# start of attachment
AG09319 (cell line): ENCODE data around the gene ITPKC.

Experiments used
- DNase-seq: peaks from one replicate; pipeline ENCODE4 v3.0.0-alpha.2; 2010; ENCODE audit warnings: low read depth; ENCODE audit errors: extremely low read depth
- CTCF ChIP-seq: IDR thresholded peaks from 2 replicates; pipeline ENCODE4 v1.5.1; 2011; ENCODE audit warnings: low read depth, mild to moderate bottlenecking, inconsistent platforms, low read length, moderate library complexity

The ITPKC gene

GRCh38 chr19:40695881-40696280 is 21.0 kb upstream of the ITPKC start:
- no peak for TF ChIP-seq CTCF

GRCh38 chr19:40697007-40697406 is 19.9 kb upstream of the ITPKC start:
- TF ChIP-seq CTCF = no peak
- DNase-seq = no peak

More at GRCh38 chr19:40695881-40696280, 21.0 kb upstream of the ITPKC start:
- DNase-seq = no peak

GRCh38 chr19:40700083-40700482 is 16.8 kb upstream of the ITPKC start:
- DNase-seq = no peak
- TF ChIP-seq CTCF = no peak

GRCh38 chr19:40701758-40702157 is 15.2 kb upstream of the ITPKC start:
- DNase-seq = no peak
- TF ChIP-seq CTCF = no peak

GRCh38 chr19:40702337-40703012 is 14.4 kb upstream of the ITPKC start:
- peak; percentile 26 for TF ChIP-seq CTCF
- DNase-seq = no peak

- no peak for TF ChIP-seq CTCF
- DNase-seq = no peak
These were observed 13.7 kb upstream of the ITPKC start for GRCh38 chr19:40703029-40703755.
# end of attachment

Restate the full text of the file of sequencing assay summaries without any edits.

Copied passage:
AG09319 (cell line): ENCODE data around the gene ITPKC.

Experiments used
- DNase-seq: peaks from one replicate; pipeline ENCODE4 v3.0.0-alpha.2; 2010; ENCODE audit warnings: low read depth; ENCODE audit errors: extremely low read depth
- CTCF ChIP-seq: IDR thresholded peaks from 2 replicates; pipeline ENCODE4 v1.5.1; 2011; ENCODE audit warnings: low read depth, mild to moderate bottlenecking, inconsistent platforms, low read length, moderate library complexity

The ITPKC gene

GRCh38 chr19:40695881-40696280 is 21.0 kb upstream of the ITPKC start:
- no peak for TF ChIP-seq CTCF

GRCh38 chr19:40697007-40697406 is 19.9 kb upstream of the ITPKC start:
- TF ChIP-seq CTCF = no peak
- DNase-seq = no peak

More at GRCh38 chr19:40695881-40696280, 21.0 kb upstream of the ITPKC start:
- DNase-seq = no peak

GRCh38 chr19:40700083-40700482 is 16.8 kb upstream of the ITPKC start:
- DNase-seq = no peak
- TF ChIP-seq CTCF = no peak

GRCh38 chr19:40701758-40702157 is 15.2 kb upstream of the ITPKC start:
- DNase-seq = no peak
- TF ChIP-seq CTCF = no peak

GRCh38 chr19:40702337-40703012 is 14.4 kb upstream of the ITPKC start:
- peak; percentile 26 for TF ChIP-seq CTCF
- DNase-seq = no peak

- no peak for TF ChIP-seq CTCF
- DNase-seq = no peak
These were observed 13.7 kb upstream of the ITPKC start for GRCh38 chr19:40703029-40703755.